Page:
PESHAWAR: With the population growing at a ratio of 2.41 per cent, the lower spending on family planning and reproductive health besides along with a host of other issues which have yet to be resolved, the country could fail to achieve its family planning (FP) target of 2020.
Failing this major target, the country would be on track to miss its Sustainable Development Goals (SDG) 2030 for the availability of services to women on family planning and reproductive health, just as was the case for the Millennium Development Goals (MDGs).
According to the census report for 2017, the population is growing at a rate of 2.41 per cent across the country. In Khyber-Pakhtunkhwa, where the population nearly doubled from 17.7 million in 1998 to 30.52 million in 2017, the population has grown at a rate of 2.8 per cent.
Punjab clocked in a slower 2.1 per cent growth, 2.4 per cent for Sindh and 3.1 per cent for Balochistan.
Officials say that the London summit for FP2020 decided that family planning and reproductive health (FPRH) services will be provided to 120 million women in 71 countries across the world with some 7 million in Pakistan. This, however, may not be met.
Officials say some Rs14.8 billion was allocated for family planning for a population of 220 million, or around Rs60 per individual — around Rs250 less than international standards.
“We are not even close to it,” explained National Health Services Regulation and Coordination Director General Abdul Ghaffar Khan to The Express Tribune.
During a quarterly meeting of the Country Engagement Working Group (CEWG) in the provincial capital last week, officials shared details of the programme’s status in all the provinces.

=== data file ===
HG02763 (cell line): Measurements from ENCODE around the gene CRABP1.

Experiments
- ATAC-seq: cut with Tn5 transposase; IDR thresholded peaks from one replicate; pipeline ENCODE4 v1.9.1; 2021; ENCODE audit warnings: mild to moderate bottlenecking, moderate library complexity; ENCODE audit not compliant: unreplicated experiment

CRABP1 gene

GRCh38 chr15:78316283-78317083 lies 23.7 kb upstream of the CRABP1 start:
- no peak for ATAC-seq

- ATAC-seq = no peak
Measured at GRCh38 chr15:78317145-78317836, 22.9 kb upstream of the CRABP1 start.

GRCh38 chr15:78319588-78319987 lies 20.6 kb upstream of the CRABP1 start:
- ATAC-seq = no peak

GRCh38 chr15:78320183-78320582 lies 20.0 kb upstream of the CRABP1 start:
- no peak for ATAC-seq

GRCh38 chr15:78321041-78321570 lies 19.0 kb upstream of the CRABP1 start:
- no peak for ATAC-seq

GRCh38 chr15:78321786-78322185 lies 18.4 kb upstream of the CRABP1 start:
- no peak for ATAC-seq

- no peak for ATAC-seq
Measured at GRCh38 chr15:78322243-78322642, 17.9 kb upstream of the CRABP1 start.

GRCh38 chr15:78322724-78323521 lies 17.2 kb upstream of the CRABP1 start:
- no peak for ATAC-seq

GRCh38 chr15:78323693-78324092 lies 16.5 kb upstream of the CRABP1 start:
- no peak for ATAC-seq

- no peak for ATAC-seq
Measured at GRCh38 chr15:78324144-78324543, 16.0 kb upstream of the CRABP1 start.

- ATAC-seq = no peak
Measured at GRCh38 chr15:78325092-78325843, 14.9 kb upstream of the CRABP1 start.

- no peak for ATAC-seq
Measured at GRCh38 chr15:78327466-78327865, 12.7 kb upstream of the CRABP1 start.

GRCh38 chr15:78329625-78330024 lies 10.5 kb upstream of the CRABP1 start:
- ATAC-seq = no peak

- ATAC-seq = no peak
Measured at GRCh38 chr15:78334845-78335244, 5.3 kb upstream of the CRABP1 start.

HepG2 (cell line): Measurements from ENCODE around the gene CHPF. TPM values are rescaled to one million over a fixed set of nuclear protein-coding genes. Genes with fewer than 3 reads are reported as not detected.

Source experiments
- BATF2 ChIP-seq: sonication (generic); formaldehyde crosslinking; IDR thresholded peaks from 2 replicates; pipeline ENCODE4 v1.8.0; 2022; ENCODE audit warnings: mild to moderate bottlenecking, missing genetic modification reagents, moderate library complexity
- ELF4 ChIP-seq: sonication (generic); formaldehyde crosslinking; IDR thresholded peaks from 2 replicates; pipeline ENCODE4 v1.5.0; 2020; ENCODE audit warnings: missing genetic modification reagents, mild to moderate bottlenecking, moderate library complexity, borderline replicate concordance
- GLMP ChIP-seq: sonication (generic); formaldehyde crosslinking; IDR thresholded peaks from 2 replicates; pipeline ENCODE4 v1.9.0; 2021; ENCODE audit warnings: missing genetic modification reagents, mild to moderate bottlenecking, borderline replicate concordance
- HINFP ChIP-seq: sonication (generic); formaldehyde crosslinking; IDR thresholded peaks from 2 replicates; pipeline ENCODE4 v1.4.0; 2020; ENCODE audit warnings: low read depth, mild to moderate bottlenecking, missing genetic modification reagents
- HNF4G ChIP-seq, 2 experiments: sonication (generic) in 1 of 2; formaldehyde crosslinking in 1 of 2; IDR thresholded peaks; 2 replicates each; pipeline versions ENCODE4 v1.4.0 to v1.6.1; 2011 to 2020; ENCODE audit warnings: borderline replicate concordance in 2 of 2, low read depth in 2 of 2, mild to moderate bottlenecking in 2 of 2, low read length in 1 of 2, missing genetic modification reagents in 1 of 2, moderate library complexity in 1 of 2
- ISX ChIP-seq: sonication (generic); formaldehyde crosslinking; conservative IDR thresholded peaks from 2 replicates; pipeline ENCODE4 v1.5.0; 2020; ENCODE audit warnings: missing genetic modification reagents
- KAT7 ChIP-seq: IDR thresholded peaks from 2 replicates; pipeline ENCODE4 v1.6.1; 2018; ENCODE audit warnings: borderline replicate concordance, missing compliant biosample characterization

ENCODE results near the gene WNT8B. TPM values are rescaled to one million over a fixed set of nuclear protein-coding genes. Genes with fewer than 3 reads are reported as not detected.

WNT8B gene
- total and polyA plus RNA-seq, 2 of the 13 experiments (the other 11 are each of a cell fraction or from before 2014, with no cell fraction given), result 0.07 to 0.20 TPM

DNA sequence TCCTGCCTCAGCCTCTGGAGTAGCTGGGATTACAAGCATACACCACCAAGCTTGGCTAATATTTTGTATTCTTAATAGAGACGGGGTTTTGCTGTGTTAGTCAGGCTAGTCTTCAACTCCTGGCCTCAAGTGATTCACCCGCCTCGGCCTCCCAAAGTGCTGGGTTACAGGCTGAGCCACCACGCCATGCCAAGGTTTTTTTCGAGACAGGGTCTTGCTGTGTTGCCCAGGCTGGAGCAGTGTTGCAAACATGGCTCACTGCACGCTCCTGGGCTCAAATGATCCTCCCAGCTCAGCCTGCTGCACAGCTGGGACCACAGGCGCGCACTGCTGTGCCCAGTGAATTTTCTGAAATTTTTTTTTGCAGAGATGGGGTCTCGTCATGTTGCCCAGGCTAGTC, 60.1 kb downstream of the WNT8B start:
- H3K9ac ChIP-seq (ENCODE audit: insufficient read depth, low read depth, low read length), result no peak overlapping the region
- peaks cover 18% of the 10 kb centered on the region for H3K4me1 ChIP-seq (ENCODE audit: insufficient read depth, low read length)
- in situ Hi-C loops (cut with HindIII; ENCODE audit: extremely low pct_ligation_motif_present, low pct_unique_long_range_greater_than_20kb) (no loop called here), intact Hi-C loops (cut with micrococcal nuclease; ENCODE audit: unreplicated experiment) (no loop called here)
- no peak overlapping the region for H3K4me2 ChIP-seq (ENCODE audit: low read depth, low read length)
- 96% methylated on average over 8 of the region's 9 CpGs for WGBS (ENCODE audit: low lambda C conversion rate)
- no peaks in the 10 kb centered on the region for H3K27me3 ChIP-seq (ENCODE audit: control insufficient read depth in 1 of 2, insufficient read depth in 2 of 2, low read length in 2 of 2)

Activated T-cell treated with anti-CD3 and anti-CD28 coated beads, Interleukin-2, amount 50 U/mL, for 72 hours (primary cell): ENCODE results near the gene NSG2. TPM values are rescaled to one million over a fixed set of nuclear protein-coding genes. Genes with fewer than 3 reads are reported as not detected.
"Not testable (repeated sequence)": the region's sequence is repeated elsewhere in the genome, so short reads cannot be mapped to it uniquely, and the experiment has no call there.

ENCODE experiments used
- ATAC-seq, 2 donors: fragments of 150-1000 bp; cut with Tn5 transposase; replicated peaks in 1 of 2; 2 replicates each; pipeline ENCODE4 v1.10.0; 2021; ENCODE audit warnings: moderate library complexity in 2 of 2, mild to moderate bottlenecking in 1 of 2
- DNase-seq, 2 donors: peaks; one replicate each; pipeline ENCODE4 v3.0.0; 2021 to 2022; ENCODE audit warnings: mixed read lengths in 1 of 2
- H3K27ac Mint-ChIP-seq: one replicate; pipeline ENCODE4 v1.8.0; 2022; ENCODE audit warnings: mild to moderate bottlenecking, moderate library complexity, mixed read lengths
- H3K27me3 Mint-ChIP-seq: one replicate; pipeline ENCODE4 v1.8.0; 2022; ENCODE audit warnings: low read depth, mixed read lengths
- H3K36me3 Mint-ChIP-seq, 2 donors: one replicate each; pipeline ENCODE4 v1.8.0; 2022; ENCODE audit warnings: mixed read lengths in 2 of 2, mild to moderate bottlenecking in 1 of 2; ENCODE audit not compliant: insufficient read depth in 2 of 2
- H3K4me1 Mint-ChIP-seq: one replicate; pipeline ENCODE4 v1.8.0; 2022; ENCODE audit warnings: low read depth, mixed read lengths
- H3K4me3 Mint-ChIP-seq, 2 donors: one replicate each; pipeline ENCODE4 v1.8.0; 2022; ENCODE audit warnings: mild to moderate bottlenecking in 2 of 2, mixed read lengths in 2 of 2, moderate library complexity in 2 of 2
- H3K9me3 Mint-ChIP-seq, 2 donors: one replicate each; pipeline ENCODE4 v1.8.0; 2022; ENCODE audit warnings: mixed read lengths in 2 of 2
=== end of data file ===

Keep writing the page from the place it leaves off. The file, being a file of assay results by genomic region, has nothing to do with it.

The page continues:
The Pakistan Demographic Health Survey (PDHS) 2017 shows that 34 per cent of all married women use any method of family planning. Of these, 25 per cent opt for modern methods while nine per cent rely on traditional methods.
Among currently married women, the most popular modern family planning method is the male contraceptive and female sterilisation (each used by nine per cent). Contraceptive prevalence rates (CPR) amongst married women vary with age, rising from seven per cent among women between the ages of 15-19, peaking at 48 per cent for women between the ages of 40-44, and then slightly declining to 37 per cent amongst women of 45-49 years of age.
More women in urban areas are more likely to use a contraceptive method than women in rural areas, 43 per cent versus 29 per cent respectively.
The use of contraceptive methods, both modern as well as traditional, increases with education and wealth, the PDHS report says.
For instance, 22 per cent of married women with no education used a modern method of contraception compared to 30 per cent of women with secondary or higher levels of education.
Similarly, seven per cent of currently married women with no education used a traditional method compared with 14 per cent of women who had a higher level of education.
Published in The Express Tribune, September 18th, 2018.
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